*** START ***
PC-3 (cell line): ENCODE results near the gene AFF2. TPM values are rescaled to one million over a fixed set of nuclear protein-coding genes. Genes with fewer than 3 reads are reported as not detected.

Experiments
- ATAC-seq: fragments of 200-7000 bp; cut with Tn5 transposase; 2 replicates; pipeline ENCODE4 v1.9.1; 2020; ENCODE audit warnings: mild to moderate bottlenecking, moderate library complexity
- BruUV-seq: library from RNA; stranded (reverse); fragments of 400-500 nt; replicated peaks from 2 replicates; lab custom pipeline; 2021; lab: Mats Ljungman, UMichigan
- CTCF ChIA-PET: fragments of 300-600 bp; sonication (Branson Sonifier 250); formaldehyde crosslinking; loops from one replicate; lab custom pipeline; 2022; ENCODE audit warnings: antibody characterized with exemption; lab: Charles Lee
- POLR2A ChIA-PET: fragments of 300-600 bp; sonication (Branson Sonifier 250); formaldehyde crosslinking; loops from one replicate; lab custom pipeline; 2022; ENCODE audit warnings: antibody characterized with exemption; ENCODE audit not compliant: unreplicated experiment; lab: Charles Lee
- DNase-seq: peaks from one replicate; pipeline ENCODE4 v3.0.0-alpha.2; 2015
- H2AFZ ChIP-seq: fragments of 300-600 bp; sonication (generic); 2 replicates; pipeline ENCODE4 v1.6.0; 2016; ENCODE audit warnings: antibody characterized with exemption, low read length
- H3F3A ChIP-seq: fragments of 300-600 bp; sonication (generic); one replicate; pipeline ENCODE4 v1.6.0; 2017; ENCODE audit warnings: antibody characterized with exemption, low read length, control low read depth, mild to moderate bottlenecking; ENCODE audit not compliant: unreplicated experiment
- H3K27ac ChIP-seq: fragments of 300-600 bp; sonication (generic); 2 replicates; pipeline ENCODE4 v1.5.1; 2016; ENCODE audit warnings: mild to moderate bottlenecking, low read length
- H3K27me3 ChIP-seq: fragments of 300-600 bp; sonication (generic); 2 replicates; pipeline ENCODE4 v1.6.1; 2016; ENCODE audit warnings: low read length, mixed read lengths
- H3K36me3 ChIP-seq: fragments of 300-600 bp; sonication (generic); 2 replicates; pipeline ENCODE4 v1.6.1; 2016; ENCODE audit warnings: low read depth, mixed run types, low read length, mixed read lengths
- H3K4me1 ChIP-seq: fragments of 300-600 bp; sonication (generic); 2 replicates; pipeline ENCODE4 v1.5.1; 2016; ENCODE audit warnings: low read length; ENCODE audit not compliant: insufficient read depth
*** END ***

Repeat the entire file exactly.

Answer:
PC-3 (cell line): ENCODE results near the gene AFF2. TPM values are rescaled to one million over a fixed set of nuclear protein-coding genes. Genes with fewer than 3 reads are reported as not detected.

Experiments
- ATAC-seq: fragments of 200-7000 bp; cut with Tn5 transposase; 2 replicates; pipeline ENCODE4 v1.9.1; 2020; ENCODE audit warnings: mild to moderate bottlenecking, moderate library complexity
- BruUV-seq: library from RNA; stranded (reverse); fragments of 400-500 nt; replicated peaks from 2 replicates; lab custom pipeline; 2021; lab: Mats Ljungman, UMichigan
- CTCF ChIA-PET: fragments of 300-600 bp; sonication (Branson Sonifier 250); formaldehyde crosslinking; loops from one replicate; lab custom pipeline; 2022; ENCODE audit warnings: antibody characterized with exemption; lab: Charles Lee
- POLR2A ChIA-PET: fragments of 300-600 bp; sonication (Branson Sonifier 250); formaldehyde crosslinking; loops from one replicate; lab custom pipeline; 2022; ENCODE audit warnings: antibody characterized with exemption; ENCODE audit not compliant: unreplicated experiment; lab: Charles Lee
- DNase-seq: peaks from one replicate; pipeline ENCODE4 v3.0.0-alpha.2; 2015
- H2AFZ ChIP-seq: fragments of 300-600 bp; sonication (generic); 2 replicates; pipeline ENCODE4 v1.6.0; 2016; ENCODE audit warnings: antibody characterized with exemption, low read length
- H3F3A ChIP-seq: fragments of 300-600 bp; sonication (generic); one replicate; pipeline ENCODE4 v1.6.0; 2017; ENCODE audit warnings: antibody characterized with exemption, low read length, control low read depth, mild to moderate bottlenecking; ENCODE audit not compliant: unreplicated experiment
- H3K27ac ChIP-seq: fragments of 300-600 bp; sonication (generic); 2 replicates; pipeline ENCODE4 v1.5.1; 2016; ENCODE audit warnings: mild to moderate bottlenecking, low read length
- H3K27me3 ChIP-seq: fragments of 300-600 bp; sonication (generic); 2 replicates; pipeline ENCODE4 v1.6.1; 2016; ENCODE audit warnings: low read length, mixed read lengths
- H3K36me3 ChIP-seq: fragments of 300-600 bp; sonication (generic); 2 replicates; pipeline ENCODE4 v1.6.1; 2016; ENCODE audit warnings: low read depth, mixed run types, low read length, mixed read lengths
- H3K4me1 ChIP-seq: fragments of 300-600 bp; sonication (generic); 2 replicates; pipeline ENCODE4 v1.5.1; 2016; ENCODE audit warnings: low read length; ENCODE audit not compliant: insufficient read depth